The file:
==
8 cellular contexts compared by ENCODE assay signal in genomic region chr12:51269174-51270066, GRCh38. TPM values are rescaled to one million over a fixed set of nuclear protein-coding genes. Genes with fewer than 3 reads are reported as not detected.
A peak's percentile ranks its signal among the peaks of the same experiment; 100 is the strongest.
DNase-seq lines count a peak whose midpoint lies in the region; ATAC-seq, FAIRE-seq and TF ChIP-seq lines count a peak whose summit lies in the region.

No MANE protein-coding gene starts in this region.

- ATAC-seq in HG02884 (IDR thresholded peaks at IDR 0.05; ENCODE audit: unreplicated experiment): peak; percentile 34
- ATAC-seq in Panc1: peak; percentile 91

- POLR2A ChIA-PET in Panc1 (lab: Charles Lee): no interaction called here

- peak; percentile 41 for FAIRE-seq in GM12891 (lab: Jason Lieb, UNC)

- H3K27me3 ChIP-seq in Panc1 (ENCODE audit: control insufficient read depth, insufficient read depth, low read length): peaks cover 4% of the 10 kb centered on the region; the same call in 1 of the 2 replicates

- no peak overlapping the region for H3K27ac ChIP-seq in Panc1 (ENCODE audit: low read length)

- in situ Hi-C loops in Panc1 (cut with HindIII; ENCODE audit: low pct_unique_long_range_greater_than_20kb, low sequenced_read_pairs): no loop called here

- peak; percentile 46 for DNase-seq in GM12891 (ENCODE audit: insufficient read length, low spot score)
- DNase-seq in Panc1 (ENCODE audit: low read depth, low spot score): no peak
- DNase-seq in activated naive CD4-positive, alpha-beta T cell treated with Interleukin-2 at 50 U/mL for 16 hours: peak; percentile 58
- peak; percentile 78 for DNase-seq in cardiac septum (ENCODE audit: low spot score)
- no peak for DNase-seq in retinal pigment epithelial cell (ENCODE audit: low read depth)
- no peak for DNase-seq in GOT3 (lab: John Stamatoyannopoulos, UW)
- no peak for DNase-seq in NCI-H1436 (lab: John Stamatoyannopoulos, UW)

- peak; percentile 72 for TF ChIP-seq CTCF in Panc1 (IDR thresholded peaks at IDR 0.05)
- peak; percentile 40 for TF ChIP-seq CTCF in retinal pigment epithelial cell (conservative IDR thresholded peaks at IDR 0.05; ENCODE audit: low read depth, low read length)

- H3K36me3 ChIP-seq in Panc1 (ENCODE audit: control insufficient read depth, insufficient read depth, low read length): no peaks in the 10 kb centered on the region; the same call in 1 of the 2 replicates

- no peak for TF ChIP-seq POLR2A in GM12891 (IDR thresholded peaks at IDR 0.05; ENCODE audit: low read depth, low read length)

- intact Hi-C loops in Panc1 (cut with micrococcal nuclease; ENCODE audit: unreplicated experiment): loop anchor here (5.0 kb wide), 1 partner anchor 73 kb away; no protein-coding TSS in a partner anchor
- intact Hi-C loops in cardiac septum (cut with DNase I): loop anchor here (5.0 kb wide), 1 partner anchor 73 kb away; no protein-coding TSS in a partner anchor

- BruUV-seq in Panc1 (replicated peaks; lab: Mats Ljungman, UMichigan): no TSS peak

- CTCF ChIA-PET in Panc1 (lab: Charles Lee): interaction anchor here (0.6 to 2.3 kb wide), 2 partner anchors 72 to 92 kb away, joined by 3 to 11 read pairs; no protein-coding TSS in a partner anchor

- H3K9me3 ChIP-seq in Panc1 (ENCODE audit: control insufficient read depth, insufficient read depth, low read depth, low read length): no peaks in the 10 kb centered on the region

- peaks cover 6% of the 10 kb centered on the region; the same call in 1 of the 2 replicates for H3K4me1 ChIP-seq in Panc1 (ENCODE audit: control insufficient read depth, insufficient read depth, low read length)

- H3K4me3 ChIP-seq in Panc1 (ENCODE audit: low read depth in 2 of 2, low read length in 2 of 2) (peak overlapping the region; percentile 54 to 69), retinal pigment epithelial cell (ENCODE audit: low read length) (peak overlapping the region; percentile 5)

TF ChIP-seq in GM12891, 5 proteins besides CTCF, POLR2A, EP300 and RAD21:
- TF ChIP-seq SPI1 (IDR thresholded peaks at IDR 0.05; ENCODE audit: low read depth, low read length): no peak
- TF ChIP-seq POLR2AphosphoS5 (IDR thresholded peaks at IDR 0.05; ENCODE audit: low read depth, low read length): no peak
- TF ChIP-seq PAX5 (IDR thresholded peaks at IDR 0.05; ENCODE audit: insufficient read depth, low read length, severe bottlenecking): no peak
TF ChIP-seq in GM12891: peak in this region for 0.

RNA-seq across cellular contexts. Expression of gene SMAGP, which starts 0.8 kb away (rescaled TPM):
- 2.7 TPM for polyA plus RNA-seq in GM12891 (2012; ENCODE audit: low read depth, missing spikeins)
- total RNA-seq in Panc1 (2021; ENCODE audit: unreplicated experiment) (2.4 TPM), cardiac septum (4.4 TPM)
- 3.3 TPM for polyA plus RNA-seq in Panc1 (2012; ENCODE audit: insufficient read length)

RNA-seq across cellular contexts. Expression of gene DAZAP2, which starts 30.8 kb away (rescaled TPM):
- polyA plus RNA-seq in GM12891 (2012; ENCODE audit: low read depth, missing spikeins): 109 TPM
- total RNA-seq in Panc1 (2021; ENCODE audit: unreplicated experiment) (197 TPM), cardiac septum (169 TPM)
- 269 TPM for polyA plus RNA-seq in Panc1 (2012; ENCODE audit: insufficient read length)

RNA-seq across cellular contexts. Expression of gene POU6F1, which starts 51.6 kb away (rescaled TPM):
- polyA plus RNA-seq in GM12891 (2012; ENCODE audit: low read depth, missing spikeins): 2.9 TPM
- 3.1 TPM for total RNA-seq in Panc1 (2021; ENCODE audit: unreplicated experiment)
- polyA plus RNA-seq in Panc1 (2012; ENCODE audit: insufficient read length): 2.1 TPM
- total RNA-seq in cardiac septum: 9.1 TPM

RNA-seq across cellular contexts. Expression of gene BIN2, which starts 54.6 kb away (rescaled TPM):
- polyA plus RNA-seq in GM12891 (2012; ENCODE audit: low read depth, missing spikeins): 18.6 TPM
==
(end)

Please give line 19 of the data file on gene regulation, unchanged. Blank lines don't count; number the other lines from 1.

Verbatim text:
- peak; percentile 72 for TF ChIP-seq CTCF in Panc1 (IDR thresholded peaks at IDR 0.05)